Making holiday cheer in the form of home-infused liqueurs with the help of America’s Test Kitchen’s lavender liqueur.

(Note: America’s Test kitchen sent me their The Complete Autumn & Winter Cookbook for review purposes, though all opinions are my own.)

Lavender liqueur from America’s Test Kitchen’s The Complete Autumn & Winter Cookbook

As I write this, we’re less than two weeks from Christmas and less than three from the New Year, and thanks to our vaccines and boosters, gathering for the holidays is once again possible this year. We managed to order the majority of our presents ahead of time, so while we’re waiting for a few more to come but for the most part, we’re in good shape. 

That said, I’m also making some things this year, including some things for Christmas Eve because we’re going to be making dinner at my in-laws’ home and so that should likely be a full-day affair. I wanted to do a fun cocktail, but given that we will probably be sipping things as soon as we start cooking, Michael wisely noted that we should have something slightly lower-octane than, say, a pepperoncini martini on the menu. I noted the soundness of his logic, so when he suggested a sparkling wine bar, I was all over it. We told his parents to start buying prosecco early, and we would bring the mix-ins like this lavender liqueur from America’s Test Kitchen’s The Complete Autumn and Winter Cookbook.

I’ll be writing more about this book in the future, because there’s a lot to be said about it, but one of my absolute favorite aspects is that they dedicate a chapter to all kinds of food gifts, from candy to mixes to syrups and even liqueurs. It’s a fun way to make something personal that largely defies the whole supply chain crisis, and as long as you give yourself some time as needed, they are actually pretty easy to make. 

I have one liqueur going that I don’t want to write about in the off chance that the recipient will read about it here, so let’s talk about this lavender liqueur instead. ATK notes that this is kind of spirit is similar to elderflower liqueur, but easier to make because dried lavender is far more accessible than dried elderflower.

What’s also nice about this recipe is that unlike others in the the book, it doesn’t require days and days of steeping so if you find yourself on the week of Christmas or New Year’s needing something, you could start this that Monday and have it ready in plenty of time for either Christmas Eve or New Year’s Eve, as you only steep the lavender and lemon peel for two days before adding simple syrup.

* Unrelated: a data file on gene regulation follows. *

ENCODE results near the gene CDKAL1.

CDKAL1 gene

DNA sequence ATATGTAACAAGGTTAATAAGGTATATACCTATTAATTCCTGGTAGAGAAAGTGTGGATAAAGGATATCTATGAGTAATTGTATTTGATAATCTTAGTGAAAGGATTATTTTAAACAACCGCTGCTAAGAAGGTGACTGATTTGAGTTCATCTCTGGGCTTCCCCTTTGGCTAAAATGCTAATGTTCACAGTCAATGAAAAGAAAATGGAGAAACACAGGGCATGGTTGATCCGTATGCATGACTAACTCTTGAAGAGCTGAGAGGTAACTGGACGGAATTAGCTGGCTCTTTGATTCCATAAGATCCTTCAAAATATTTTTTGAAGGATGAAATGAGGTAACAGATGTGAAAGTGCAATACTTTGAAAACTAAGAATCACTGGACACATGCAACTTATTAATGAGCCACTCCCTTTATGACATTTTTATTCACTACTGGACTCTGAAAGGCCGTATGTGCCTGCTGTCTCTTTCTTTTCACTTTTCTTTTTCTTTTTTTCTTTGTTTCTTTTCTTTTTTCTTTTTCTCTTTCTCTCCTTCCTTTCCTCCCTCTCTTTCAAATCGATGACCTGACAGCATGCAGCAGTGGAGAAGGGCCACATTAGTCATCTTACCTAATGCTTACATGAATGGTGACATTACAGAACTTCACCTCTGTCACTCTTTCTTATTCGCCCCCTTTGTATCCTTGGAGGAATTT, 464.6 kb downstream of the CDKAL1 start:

This liqueur can be used for more than just sparkling wine cocktails, as ATK also notes that you can use this in place of creme de violette, which is a liqueur that is often used in classic drinks like the Aviation, and that can sometimes be hard to find, or at least on the pricey side if you do. 

So what you’re going to need to make this is some vodka, lavender flowers, a strip or two of lemon peel, and a container in which to steep all of them for two days in a dark cool place. You’ll also want a bottle for storing it in, and I love this reasonably-priced option from IKEA because it looks great and is the ideal size because you will need to add simple syrup to finish it off. 

In the midst of the hustle and bustle of this holiday season, why not make something that is largely hands-off and can be made in a matter of days while delivering maximum impact?

Stay tuned for more on this cookbook, especially when I hit the winter doldrums and I need comfort food to cheer me up on grey days and early sunsets.

Lavender Liqueur

From America’s Test Kitchen’s The Complete Autumn & Winter Cookbook

Makes about 16 ounces

  • 1 TB dried lavender flowers
  • 2 3-inch strips of lemon zest, white pith removed
  • 14 ounces vodka
  • 2 ounces simple syrup 

In a pint or quart-size jar, combine the lavender, lemon, and vodka, close tightly, and shake well to combine. Store the jar in a cool and dark place for two days,  shaking the mixture at least once per day.

Line a fine mesh strainer on a bowl, preferably with a pour spout, with three layers of cheesecloth and strain the vodka into the bowl, and press on the solids to extract as much liquid as possible. Wrap up the cheesecloth and squeeze the res

To make the simple syrup, combine ¾ cup of sugar with five ounces of warm tap water, and whisk until the sugar has dissolved. Let the syrup cool completely, about 10 minutes, and place in a container and refrigerate to store. (This will give you about 8 ounces, and you will only need two for this liqueur.)

Once the vodka has strained, add it to a clean bottle and add the simple syrup, close the bottle, and shake well to combine. 

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